A House of Lords report has called for the Internet to be reclassified as a public utility.
The upper house of the UK parliament appointed a Select Committee on Digital Skills to investigate the growth of the ICT industry in the country and published the findings earlier this week in a document titled, “Make or Break: The UK’s Digital Future.”
The report argues that the Internet should be defined as a utility service, available for all to access and use, due to its monumental importance to everyday life.
“Digital skills (the skills needed to interact with digital technologies) are now necessary life skills,” it reads. “Individuals and businesses alike will need skills to protect themselves online. It is not acceptable for any group to be excluded from access to digital technologies. We must aspire for the vast majority of the population to achieve the level of digital literacy needed to fully participate in society.”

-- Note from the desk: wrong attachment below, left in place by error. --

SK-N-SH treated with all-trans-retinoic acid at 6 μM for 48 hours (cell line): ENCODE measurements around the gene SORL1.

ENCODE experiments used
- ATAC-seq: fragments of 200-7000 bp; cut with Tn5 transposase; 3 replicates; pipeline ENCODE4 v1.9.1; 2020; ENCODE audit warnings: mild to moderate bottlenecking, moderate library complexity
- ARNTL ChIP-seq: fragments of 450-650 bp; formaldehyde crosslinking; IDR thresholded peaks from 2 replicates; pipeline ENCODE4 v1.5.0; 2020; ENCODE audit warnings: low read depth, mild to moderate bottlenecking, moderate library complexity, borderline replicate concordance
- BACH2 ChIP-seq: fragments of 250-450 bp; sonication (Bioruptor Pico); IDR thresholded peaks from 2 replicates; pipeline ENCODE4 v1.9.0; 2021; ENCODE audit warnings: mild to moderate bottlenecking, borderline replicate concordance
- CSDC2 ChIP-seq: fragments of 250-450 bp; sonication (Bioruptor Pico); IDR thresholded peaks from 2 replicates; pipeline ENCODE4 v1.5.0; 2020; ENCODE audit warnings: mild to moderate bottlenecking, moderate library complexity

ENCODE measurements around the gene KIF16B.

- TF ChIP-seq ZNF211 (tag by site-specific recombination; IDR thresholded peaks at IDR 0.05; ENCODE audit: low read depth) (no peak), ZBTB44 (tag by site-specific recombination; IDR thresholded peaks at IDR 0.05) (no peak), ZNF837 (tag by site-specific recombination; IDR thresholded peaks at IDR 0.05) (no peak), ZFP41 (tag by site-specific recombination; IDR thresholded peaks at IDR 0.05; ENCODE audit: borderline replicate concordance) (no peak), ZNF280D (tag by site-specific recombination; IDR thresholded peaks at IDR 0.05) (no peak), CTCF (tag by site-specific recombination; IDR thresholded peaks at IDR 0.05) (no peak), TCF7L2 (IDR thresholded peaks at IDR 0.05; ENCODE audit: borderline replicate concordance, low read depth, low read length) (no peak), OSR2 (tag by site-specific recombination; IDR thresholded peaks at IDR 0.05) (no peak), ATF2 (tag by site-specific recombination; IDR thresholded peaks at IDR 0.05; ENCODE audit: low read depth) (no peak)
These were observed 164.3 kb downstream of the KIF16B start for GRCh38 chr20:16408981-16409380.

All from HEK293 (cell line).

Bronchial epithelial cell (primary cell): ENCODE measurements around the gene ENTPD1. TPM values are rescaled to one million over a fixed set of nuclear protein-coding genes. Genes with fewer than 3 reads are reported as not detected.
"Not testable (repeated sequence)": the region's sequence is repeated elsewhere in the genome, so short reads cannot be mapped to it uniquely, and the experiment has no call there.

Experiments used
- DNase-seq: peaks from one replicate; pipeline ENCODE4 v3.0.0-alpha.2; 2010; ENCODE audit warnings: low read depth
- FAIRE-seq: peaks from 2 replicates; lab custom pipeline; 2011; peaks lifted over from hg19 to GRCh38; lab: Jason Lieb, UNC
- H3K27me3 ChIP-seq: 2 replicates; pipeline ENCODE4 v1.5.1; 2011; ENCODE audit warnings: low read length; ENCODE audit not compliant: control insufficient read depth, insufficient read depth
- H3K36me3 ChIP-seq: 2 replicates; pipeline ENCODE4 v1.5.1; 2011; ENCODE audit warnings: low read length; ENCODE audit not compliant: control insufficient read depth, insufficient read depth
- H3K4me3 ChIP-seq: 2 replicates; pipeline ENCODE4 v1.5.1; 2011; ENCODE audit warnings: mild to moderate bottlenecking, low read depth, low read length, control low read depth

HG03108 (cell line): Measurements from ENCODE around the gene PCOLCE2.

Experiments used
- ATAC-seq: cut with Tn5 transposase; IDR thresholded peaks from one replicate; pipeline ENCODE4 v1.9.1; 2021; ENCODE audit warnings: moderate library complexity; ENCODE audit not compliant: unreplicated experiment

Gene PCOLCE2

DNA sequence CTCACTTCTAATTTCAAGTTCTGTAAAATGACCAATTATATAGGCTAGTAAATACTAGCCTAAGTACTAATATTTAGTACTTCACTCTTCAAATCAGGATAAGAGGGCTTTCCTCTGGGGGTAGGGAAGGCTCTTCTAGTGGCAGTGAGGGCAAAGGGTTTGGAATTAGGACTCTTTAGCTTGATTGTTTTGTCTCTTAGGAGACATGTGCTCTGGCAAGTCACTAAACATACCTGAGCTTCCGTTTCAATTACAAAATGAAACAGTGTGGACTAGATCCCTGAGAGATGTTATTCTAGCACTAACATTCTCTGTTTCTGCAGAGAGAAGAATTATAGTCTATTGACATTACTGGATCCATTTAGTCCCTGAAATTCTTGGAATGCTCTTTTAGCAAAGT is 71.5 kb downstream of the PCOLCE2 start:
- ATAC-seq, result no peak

Although it is not explained what legal changes would need to occur in order to reclassify the web, the House of Lords does highlight Estonia as a prime example of recognising the Internet’s importance. The Eastern European nation listed online access as “an undivided part of human rights” in 2000, which essentially meant the Internet must be made available free-of-charge via public libraries.
The document also warns against the UK falling behind other countries when it comes to high-speed Internet access. The prevalence of Internet “not-spots,” in particular, was highlighted as a potential threat to business growth, both in “trading internationally and in developing e-commerce business”.
Although the government’s £5 billion investment plan to improve mobile infrastructure by 2017 was praised, the report stresses that the UK must not become complacent regarding its digital skill set. With a general election on the horizon, there is clearly an opportunity for the next government to place the UK’s digital economy at the top of its agenda.